When it comes to the protection and enforcement of intellectual property rights, copyright is often overlooked by brand owners in favour of other registered rights, such as trade marks. While registered rights are useful tools to have, copyright has a number of benefits that can be useful to copyright holders when they discover that a third party has copied them.
In the second instalment of our copyright article series, we answer five commonly asked questions about copyright and what you need to know.
1. How do I get copyright protection for my work?
In the UK, no formalities need to be observed for a piece of work to be afforded copyright protection. Instead, copyright protection applies automatically upon the creation of a variety of different types of work, including literary, dramatic and artistic works, computer programs and software code, sound recordings, films and broadcasts. In other words, provided the work produced is "original" (meaning an author's own intellectual creation), copyright protection will arise automatically.
This also means that the first owner of copyright will usually be the person who created the work. There are a few exceptions to this rule, the most notable being where an employee produces a piece of work in the course of their employment. In this situation, the copyright in that work is owned by the employer and not the employee.
This exception does not apply to freelancers and independent contractors, who usually retain the copyright in any works they produce, unless there is an express contractual provision to the contrary. It is therefore important to ensure that when outsourcing work to contractors and freelancers, suitable contracts have been put in place that contain clear copyright assignment provisions.
2. Do I need to register copyright in the UK?
In the UK, there is no mandatory registration system for copyright works. In other words, copyright protection arises automatically on creation of the work without the need for registration. It should be noted that the rules on whether copyright protection automatically applies varies from jurisdiction to jurisdiction, for example, both China and the USA require copyright to be registered.
The lack of a copyright registration system in the UK means that it is significantly harder for authors of copyright works to identify infringements because there is no central register that can be monitored. Similarly, as there are no registration certificates or the like it can be difficult to prove ownership of copyright in any given work.
It is therefore important for authors to keep accurate and organised records of the date they created their works. Some authors choose to also mark their work with the copyright symbol (©), their name and the year of creation. Although a copyright notice is not, strictly speaking, a requirement in the UK, it is a useful indicator of copyright ownership. Records of ownership and copyright notices can also be used to establish the existence and ownership of rights in the event of a legal dispute.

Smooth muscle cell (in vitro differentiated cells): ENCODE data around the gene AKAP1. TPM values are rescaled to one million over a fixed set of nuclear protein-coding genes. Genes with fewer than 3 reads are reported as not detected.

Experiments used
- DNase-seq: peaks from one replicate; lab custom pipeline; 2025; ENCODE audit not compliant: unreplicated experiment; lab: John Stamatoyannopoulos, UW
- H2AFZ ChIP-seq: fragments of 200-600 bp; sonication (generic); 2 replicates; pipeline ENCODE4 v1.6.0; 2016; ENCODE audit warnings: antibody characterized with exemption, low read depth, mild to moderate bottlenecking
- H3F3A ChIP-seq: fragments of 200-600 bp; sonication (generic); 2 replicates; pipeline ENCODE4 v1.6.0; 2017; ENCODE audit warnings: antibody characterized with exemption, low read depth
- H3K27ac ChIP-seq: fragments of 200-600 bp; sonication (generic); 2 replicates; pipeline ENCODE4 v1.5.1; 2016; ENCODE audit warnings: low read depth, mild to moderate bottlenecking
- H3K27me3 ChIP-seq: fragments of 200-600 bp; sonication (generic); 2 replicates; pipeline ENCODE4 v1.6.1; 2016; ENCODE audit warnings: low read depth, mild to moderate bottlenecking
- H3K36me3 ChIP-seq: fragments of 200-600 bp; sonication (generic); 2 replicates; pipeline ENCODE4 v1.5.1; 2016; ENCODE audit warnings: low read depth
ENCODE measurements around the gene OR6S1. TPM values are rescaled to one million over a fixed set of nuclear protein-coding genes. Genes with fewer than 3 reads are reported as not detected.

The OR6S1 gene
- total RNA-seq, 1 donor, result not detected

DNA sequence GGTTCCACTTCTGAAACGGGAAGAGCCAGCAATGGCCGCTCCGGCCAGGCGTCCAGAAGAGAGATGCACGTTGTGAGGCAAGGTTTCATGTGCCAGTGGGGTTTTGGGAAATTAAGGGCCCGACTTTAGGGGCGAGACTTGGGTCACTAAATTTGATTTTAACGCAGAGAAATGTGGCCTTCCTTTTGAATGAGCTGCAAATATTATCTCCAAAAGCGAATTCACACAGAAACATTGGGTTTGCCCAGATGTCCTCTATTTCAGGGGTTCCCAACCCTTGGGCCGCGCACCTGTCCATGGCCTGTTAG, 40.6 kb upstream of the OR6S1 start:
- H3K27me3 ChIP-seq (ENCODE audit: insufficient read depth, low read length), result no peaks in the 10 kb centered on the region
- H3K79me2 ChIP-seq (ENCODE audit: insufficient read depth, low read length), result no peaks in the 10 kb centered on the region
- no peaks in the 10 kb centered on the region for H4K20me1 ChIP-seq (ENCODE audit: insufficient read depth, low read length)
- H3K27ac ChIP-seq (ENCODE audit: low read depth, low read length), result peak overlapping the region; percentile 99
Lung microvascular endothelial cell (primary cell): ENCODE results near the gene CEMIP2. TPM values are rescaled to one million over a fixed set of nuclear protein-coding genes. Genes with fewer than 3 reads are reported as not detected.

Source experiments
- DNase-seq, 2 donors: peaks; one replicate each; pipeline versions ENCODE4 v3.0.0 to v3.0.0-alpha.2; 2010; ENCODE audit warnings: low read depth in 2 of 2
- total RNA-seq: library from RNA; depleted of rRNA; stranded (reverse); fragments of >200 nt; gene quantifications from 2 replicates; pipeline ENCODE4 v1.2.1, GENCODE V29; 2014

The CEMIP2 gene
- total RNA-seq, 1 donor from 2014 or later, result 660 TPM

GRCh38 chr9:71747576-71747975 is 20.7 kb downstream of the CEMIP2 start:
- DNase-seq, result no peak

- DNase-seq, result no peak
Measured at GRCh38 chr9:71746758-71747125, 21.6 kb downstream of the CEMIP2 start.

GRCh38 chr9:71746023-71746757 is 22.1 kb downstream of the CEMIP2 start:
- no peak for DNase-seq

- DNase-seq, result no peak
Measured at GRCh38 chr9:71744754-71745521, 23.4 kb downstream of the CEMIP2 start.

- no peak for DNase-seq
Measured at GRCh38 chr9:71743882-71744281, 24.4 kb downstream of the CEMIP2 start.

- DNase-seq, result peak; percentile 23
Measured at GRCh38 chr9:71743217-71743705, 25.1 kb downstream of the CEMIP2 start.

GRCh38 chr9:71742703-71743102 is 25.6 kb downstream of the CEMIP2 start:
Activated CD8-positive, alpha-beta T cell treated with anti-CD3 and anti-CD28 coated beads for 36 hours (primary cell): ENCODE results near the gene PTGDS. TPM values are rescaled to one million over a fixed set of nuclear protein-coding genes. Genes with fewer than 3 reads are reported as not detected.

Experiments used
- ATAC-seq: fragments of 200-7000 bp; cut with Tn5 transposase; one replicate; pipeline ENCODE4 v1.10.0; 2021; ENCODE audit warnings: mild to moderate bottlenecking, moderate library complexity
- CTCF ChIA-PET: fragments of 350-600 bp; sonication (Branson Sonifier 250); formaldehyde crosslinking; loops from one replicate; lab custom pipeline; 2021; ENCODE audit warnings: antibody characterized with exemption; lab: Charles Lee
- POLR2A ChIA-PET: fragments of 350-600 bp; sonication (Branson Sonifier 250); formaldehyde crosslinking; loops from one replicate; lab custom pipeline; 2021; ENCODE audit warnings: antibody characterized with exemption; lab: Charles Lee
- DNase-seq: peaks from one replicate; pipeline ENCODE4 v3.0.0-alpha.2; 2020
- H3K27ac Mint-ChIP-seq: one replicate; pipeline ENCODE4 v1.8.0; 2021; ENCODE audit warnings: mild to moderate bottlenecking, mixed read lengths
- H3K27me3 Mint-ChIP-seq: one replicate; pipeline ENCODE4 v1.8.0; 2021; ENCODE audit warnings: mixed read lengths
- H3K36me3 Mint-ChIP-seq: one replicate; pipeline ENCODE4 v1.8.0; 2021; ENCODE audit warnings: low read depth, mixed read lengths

3. How long does copyright protection last?
The length of copyright protection is considerably longer than for most other types of intellectual property rights. The duration of copyright protection is largely dependent on the type of work in question and whether it is published or unpublished. However, generally, copyright protection lasts for the life of the author plus 70 years from the end of the calendar year in which the author died.
4. What does copyright protect?
As explained above, copyright applies to, among other things, literary, dramatic, musical and artistic works. This means that copyright protection applies to a wide range of creative works including photographs, paintings, television show recordings, websites and even databases, employee guidance and training materials. In fact, this very article you are reading is protected by copyright!
Copyright is not only flexible in terms of the types of work it covers, it is also flexible in terms of infringement claims. A copyright owner can claim infringement of a section of their work, provided a substantial part of that work has been copied. This is a qualitative test, so a small part being copied may be sufficient provided it is an important part of the overall work. This flexibility can make it difficult for infringers to defend copyright infringement claims.
5. Where else is my work protected by copyright?
Copyright is a broad right as it is automatically protected in a large number of territories through the UK's membership of international treaties, such as the Berne Convention. As a result, creative works produced in the UK and falling within the scope of the Berne Convention will automatically be afforded protection in each member state of the convention.
Copyright is also a broad right in the sense that different rights can exist in a single work. For example, if an artist were to release a new single in a vinyl format, the vinyl would be afforded copyright protection in:
- the sound recording of the single;
- the sheet music relating to the sound recording;
- the lyrics in written form;
- the artwork featured on the cover of the vinyl; and
- any text featured on the vinyl.
So as is made clear, copyright can be an incredibly useful tool to businesses looking to protect their work, be it in written or other formats. For example, if a competitor decides they like the content of your website and makes copies of the work, enforcing your copyright is the best way to resolve the situation.